Canine Gym At Home: Pivoting!

by Kathy Santo | Updated: Jan 22 2019

What’s So Great About Pivoting???

Pivoting is the unsung hero of dog body strengthening and conditioning. It teaches your dog to move their rear paws independently of their front paws, which improves their proprioception (which then helps prevent injuries), boosts their confidence, provides a strengthening exercise for their hind legs and core, AND it’s a foundation exercise for SO MANY other things! (as you can see, we’re huge fans).

Once your dog is confidently able to pivot in both directions, his ability to maintain heel position will improve when turning. That makes “Setup” and “Side” easier for him, because his ability (and confidence!) to move his rear independently when switching between positions will be improved.

If your dog loves to play with balls, frisbees, or sticks, you may notice that when you throw the toy...

… your dog makes quick turns when chasing AND catching it.

This is one of the most common situations where a dogs can injure themselves! By teaching and practicing their pivots, they’ll be more confident (and physically stronger and more coordinated) when turning or catching toys, which can help prevent an injury from occurring.

For those of you who compete (or are interested in competing) in a sport like agility, rally, disc dogs, or flyball with your dog, the hind end awareness achieved through pivoting is absolutely critical!

What You Need To Know

what equipment is needed?

Any object a few inches off the ground that your dog can pivot around such as:

  • Upside down bowl or tupperware (put it on a ‘grippy’ surface so it won’t slide!)
  • Large book
  • Small cardboard box
  • Small plastic bin
  • Upside down small trash can
  • Pillow
  • Folded towel
  • Upside down laundry basket
  • Cinder block or brick

What Commands Are Needed?

  • Paws Up

What Part Of The Dog's Body Does This Exercise Target?

It’s a full body workout!

How To Teach It

Quick Tips:

  • Have the dog place front feet onto bowl or object (you can use a cookie on their nose to lure them into the position if needed)
  • Start off with the cookie in front of you, level with your dog’s nose–if you need to help the dog understand what you’re looking for, vary your cookie placement
  • Slowly move the food to help lure your dog into taking a rear step laterally either to the left or right (you’re eventually going to teach both directions, but the dog will usually prefer moving in one direction than the other to start)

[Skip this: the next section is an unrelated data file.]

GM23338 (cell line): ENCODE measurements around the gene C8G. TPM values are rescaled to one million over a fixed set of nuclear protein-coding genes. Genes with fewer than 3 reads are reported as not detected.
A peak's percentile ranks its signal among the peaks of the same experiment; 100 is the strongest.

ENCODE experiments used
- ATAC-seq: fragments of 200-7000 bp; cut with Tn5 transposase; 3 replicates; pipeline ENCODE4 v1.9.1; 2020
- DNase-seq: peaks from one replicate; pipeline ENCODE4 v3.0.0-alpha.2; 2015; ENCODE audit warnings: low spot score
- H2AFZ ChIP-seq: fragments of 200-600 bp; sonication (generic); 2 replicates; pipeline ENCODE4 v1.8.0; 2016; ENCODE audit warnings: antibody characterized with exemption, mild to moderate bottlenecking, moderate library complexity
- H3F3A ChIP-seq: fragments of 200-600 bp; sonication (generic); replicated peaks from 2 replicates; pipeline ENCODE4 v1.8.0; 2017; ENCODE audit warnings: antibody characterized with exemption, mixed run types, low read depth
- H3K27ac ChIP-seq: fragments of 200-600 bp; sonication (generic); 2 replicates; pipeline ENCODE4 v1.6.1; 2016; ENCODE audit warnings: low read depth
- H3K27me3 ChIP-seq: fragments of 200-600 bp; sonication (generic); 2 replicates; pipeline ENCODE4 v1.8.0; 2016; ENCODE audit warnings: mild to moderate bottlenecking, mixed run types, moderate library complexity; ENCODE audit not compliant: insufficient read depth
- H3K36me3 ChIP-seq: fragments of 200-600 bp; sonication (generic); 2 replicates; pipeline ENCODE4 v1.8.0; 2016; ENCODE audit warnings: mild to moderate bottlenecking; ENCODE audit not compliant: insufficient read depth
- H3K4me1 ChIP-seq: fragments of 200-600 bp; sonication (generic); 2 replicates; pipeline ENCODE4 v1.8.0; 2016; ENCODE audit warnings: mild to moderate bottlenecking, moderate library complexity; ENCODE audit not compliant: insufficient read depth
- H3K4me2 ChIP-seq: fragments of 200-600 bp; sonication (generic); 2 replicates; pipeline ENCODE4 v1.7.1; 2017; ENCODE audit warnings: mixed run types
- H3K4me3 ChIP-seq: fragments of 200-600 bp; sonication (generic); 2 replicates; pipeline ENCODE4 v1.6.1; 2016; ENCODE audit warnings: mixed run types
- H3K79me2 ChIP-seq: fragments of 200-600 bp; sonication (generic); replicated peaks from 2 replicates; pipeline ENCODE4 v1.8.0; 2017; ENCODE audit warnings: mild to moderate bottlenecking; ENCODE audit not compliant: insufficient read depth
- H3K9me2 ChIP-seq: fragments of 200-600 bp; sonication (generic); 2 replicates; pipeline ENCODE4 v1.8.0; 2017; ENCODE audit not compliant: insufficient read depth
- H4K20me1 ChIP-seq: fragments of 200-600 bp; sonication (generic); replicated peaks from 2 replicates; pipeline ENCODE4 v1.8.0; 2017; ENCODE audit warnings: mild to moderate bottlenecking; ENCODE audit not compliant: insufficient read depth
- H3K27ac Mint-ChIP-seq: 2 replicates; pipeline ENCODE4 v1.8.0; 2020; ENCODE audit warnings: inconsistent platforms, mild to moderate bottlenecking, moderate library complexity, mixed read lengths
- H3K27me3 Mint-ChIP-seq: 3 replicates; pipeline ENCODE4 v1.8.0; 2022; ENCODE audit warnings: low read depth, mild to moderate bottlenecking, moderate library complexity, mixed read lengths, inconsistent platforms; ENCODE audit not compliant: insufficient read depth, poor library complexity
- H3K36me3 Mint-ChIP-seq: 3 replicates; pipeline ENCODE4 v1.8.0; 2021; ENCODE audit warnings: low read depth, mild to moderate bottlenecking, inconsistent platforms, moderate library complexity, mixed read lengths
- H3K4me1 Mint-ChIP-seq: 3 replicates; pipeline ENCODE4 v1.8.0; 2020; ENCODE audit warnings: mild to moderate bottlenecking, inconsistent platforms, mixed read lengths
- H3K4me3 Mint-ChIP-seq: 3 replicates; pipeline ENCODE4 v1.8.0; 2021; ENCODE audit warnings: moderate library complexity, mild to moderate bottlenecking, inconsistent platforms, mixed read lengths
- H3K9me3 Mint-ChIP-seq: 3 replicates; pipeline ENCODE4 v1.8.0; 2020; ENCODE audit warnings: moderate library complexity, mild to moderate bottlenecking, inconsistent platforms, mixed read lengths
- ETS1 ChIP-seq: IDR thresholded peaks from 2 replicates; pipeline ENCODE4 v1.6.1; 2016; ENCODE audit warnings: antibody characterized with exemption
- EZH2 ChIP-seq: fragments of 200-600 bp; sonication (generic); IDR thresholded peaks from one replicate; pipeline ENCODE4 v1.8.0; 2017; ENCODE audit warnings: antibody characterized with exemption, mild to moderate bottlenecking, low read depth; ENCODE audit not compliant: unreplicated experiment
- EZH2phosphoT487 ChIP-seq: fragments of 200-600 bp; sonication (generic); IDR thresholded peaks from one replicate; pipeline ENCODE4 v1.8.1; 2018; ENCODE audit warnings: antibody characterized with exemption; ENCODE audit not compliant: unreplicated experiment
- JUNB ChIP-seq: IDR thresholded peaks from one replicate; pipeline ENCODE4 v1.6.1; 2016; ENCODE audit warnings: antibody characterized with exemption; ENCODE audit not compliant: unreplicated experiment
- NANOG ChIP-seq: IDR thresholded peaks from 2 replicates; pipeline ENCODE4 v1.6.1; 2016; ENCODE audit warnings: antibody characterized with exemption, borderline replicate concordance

• Start slow, expecting only one step at a time. Feed each time the dog takes a step to help him understand what you want
  • Have your dog pivot in a circle going in both directions
  • Begin with only 3-5 steps at a time, than release dog

Is Your Dog Ready For A Challenge?

Challenge 1

  • To further challenge the dog’s shoulders/core, use an unstable surface for their front feet (like a couch cushion or pillow!).
  • If your dog can spin with a hand signal or just a verbal command challenge their obedience with this exercise as well!

Challenge 2

  • To further challenge the dog’s rear and proprioception, add objects near their rear paws while pivoting, so that they have to step onto/over them (start with only one item at a time). 

For example: a stick or piece of wood they have to step over, a rolled up towel, or even a textbook that they can step onto and over to continue pivoting! 

Kathy Santo has spent her entire career as a dog trainer and handler, training dogs and winning over 500 obedience, agility and Canine Good Citizenship titles. Working with her own dogs, she has achieved every competitive obedience title the American Kennel Club (AKC) has offered and earned the prestigious AKC “Obedience Trial Champion” title (OTCh) multiple times.

In Waldwick, Kathy teaches classes, private lessons, and oversees the training of her student’s dogs using her extensive knowledge, experience and intuition to handle problems from the benign to the serious. Her engaging personality has won her the respect and friendship of her many students, who now consider themselves part of her extended family.


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